Watch the 7 Hour Trailer for the 720 Hour Film, Ambiancé, the Longest Movie in History

There’s an old tru­ism in Hol­ly­wood that a movie shouldn’t last much longer than the endurance of the aver­age audi­ence member’s blad­der. Most fea­ture films run around an hour and a half to two hours, though sum­mer block­busters can last longer. Stu­dios gen­er­al­ly resist mak­ing long movies for the sim­ple rea­son that they can’t pack as many screen­ings per day. While some art house auteurs have made movies that extend to blad­der-bust­ing lengths – Bela Tarr’s bril­liant Satan­ta­n­go clocks in at sev­en and a half hours – the place to find tru­ly long movies is in the art world.

Chris­t­ian Marclay’s mas­ter­piece The Clock is a 24-hour mon­tage of watch­es, clocks and oth­er time­pieces from icon­ic movies synced to the actu­al time the film is run­ning. Anoth­er incred­i­bly long movie is the apt­ly named A Cure for Insom­nia, which fea­tures artist Lee Groban read­ing a real­ly long poem inter­cut with clips of porn and heavy met­al music. That movie lasts over 3 days. And if you want­ed to watch the entire­ty of Chi­nese artist Ai Wei­wei’s movie Bei­jing 2003 – which doc­u­ments every sin­gle street with­in Beijing’s inner ring – it would take you over a week.

But those films have noth­ing on Swedish artist and film­mak­er Anders Weberg, who is mak­ing Ambiancé, which is, at 720 hours, the longest movie in the his­to­ry of cin­e­ma. 720 hours. That’s 30 days. To put this into per­spec­tive, you can watch the entire spe­cial extend­ed cut of the Lord of the Rings tril­o­gy over 60 times in the time it takes for Ambiancé to unspool just once. The first trail­er came out July 4th, and it clocks in at 72 min­utes long, mak­ing it almost a fea­ture unto itself. You can see it above. If this seems lengthy – most trail­ers are three or so min­utes after all – note that Weberg promis­es that the next trail­er will last sev­en hours and 20 min­utes.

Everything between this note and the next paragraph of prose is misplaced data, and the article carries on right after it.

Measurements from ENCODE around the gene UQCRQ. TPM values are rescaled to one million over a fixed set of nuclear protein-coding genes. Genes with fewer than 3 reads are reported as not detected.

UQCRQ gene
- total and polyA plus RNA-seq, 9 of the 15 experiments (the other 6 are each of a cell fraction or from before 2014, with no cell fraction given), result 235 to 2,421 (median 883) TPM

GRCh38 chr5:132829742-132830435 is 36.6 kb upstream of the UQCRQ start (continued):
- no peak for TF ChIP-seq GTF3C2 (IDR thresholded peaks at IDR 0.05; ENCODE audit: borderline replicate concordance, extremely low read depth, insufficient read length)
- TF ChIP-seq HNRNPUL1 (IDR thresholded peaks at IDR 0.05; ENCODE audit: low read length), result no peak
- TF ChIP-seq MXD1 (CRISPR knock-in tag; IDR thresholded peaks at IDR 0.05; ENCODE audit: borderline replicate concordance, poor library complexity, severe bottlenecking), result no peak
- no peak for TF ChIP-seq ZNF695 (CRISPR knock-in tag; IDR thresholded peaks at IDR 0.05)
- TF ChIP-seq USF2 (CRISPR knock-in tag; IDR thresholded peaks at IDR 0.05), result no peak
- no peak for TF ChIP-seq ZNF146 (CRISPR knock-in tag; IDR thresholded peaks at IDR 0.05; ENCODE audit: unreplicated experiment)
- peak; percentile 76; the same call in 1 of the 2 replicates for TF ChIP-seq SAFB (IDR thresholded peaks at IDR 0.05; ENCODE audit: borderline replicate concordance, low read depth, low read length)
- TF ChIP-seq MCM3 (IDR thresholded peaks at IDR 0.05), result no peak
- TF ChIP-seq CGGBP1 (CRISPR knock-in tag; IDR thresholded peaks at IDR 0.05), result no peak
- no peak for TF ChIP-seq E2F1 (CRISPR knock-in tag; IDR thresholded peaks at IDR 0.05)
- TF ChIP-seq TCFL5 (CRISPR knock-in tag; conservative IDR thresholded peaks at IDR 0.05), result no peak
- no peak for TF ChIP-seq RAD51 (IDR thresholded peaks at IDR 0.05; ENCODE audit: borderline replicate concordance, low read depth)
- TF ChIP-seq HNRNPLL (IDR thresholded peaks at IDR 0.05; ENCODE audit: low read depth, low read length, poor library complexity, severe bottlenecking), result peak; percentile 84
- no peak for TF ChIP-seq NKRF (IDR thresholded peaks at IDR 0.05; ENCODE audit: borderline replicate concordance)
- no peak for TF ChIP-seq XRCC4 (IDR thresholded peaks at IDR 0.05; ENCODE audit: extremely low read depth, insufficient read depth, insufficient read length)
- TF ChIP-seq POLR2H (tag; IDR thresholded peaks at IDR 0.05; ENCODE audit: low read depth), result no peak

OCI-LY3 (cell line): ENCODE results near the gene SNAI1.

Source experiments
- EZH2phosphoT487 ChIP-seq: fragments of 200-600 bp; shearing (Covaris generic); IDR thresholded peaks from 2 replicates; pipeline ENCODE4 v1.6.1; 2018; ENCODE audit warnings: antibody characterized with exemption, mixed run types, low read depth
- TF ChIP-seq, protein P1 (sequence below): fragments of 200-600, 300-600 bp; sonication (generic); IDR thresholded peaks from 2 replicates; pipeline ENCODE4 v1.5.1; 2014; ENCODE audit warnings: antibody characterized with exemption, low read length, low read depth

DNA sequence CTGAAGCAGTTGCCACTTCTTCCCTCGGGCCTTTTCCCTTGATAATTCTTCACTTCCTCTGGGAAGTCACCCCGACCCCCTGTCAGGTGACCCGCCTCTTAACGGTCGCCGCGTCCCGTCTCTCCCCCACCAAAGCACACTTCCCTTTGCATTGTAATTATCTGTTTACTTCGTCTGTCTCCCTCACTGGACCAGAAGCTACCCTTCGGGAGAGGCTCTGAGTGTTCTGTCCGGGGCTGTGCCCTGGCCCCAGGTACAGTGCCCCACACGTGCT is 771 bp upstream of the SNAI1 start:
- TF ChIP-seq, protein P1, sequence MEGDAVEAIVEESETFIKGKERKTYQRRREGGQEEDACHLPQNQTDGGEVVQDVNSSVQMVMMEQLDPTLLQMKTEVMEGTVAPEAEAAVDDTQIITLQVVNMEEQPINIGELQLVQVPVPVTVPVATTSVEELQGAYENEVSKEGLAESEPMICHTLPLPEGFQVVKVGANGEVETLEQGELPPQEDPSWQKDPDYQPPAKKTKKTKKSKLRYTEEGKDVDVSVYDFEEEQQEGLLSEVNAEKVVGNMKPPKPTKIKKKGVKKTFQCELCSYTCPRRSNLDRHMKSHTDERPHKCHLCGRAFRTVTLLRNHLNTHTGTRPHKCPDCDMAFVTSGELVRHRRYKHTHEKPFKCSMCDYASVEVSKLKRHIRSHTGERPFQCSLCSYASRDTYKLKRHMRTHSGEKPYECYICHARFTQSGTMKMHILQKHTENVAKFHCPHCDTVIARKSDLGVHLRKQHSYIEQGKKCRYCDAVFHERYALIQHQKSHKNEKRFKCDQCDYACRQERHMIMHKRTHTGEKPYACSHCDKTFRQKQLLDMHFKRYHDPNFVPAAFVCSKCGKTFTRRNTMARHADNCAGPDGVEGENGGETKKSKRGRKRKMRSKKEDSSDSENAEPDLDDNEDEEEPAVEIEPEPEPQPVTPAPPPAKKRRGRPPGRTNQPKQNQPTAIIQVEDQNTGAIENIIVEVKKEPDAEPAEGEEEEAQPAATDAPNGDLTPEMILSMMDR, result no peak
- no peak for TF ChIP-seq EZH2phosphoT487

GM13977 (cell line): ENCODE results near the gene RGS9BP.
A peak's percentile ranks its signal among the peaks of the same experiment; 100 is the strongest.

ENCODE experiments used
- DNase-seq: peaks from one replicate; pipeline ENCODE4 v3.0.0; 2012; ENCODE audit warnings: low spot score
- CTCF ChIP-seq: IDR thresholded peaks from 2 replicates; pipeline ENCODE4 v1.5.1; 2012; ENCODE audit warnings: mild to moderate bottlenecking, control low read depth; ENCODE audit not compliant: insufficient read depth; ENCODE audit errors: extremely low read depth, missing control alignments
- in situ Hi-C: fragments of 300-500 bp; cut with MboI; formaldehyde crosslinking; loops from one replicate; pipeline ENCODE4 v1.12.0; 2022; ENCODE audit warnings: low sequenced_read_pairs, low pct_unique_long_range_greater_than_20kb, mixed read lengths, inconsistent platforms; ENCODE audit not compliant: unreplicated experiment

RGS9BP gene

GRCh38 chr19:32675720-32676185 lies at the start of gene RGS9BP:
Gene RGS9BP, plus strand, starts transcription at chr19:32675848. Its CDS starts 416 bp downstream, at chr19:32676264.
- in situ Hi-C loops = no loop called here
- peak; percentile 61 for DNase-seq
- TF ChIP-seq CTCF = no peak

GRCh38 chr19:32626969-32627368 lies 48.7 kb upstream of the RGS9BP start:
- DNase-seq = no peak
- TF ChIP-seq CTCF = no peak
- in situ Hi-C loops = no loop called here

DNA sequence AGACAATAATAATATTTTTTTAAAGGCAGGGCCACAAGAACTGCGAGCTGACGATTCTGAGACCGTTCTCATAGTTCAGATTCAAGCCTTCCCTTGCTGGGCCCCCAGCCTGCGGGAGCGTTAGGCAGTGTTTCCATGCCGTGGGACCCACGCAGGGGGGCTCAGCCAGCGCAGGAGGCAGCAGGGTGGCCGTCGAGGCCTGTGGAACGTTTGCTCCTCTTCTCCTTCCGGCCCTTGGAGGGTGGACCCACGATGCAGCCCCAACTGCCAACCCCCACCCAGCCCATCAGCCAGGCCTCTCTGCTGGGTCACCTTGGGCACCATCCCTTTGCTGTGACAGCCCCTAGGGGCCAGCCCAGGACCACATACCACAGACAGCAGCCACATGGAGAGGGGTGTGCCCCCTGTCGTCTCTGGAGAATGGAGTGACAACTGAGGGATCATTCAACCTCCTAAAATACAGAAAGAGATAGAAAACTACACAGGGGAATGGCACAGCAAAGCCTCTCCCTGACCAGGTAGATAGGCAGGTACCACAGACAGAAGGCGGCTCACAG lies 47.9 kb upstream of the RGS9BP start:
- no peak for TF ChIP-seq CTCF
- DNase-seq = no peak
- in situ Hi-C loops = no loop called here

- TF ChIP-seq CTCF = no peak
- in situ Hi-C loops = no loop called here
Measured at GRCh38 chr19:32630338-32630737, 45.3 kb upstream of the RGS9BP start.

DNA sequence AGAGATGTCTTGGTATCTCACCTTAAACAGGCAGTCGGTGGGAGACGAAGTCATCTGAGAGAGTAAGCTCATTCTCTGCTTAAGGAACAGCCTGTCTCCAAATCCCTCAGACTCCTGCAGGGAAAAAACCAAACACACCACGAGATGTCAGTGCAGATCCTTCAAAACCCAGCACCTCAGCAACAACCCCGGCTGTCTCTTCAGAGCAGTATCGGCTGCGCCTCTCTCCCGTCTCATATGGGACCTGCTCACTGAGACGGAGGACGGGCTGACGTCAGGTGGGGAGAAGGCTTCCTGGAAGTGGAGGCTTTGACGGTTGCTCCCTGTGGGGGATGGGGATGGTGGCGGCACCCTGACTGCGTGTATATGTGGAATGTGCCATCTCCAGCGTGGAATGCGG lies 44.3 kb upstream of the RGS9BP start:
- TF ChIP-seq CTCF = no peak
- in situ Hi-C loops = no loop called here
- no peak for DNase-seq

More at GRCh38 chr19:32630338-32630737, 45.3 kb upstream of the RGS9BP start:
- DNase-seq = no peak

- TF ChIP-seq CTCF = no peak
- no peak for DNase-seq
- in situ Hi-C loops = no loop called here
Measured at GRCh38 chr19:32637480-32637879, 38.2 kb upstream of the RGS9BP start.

Weberg describes Ambiancé as a movie where space and time inter­twine “into a sur­re­al dream-like jour­ney beyond places and [it] is an abstract non­lin­ear nar­ra­tive sum­ma­ry of the artist’s time spent with the mov­ing image. 
A sort of mem­oir movie.” As you can see above, the movie fea­tures dense­ly lay­ered images with a haunt­ing, min­i­mal score. Weberg plans to screen the entire­ty of the movie in 2020 on every con­ti­nent simul­ta­ne­ous­ly just once before destroy­ing it. The trail­er is only going to be avail­able until July 20th, so watch it while you can.

Relat­ed Con­tent:

The Clock, the 24-Hour Mon­tage of Clips from Film & TV His­to­ry, Intro­duced by Alain de Bot­ton

Jonathan Crow is a Los Ange­les-based writer and film­mak­er whose work has appeared in Yahoo!, The Hol­ly­wood Reporter, and oth­er pub­li­ca­tions. You can fol­low him at @jonccrow.

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